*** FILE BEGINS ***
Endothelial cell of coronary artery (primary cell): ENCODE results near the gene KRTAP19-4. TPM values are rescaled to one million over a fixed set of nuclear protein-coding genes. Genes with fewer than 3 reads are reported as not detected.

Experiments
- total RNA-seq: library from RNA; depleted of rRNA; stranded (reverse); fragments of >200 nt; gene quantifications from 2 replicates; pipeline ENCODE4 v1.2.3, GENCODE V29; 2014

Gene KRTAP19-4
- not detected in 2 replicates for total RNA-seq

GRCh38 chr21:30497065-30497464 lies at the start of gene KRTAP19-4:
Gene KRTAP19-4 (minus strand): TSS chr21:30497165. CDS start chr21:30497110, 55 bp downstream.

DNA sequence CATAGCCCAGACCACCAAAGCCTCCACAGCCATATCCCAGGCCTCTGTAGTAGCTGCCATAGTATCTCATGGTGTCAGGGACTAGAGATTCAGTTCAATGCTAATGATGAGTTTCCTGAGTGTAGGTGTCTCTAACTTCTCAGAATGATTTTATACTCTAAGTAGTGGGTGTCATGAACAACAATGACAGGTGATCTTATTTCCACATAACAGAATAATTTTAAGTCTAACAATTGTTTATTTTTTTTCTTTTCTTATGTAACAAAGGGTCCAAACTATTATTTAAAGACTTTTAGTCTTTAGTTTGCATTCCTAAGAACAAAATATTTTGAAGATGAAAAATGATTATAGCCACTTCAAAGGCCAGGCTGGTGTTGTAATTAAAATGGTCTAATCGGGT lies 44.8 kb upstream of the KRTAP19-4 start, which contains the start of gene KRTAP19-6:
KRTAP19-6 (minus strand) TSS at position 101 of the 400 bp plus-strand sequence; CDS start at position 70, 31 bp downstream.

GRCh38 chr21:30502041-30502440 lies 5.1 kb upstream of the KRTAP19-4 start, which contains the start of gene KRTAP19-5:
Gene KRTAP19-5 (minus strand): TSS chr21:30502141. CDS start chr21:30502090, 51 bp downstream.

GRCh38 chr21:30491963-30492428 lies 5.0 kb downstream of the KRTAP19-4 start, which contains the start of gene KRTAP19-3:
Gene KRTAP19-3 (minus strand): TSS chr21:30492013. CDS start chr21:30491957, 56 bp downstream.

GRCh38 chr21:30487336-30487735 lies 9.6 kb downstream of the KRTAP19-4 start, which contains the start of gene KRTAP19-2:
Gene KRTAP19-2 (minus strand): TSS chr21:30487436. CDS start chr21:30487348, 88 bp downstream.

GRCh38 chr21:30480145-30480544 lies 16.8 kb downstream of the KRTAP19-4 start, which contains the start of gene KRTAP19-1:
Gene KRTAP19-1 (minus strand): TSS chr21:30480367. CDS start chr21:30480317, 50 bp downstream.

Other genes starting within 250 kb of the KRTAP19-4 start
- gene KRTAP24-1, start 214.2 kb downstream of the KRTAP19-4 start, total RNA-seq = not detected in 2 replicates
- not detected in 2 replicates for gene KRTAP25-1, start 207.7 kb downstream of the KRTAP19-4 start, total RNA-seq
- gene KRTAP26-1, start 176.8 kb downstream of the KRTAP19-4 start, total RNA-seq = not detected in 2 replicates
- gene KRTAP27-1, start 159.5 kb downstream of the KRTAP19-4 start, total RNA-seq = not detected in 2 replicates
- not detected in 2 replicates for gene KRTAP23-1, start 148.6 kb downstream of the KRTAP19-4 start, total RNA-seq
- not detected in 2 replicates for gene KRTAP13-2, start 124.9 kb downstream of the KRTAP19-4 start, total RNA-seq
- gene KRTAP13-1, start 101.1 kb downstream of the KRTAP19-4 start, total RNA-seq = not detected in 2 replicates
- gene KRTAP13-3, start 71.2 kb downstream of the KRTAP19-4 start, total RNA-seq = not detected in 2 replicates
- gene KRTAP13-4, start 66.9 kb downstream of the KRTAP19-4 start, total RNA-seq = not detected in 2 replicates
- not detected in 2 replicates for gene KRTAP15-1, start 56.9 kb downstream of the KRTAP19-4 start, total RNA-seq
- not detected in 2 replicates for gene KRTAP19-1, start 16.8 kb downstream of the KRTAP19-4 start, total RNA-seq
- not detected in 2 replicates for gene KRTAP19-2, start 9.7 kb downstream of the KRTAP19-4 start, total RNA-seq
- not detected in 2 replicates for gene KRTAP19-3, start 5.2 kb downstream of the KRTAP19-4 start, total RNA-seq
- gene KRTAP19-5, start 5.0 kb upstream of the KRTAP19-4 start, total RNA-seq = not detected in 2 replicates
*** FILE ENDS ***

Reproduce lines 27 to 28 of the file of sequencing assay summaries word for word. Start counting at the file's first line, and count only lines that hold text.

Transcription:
- gene KRTAP13-4, start 66.9 kb downstream of the KRTAP19-4 start, total RNA-seq = not detected in 2 replicates
- not detected in 2 replicates for gene KRTAP15-1, start 56.9 kb downstream of the KRTAP19-4 start, total RNA-seq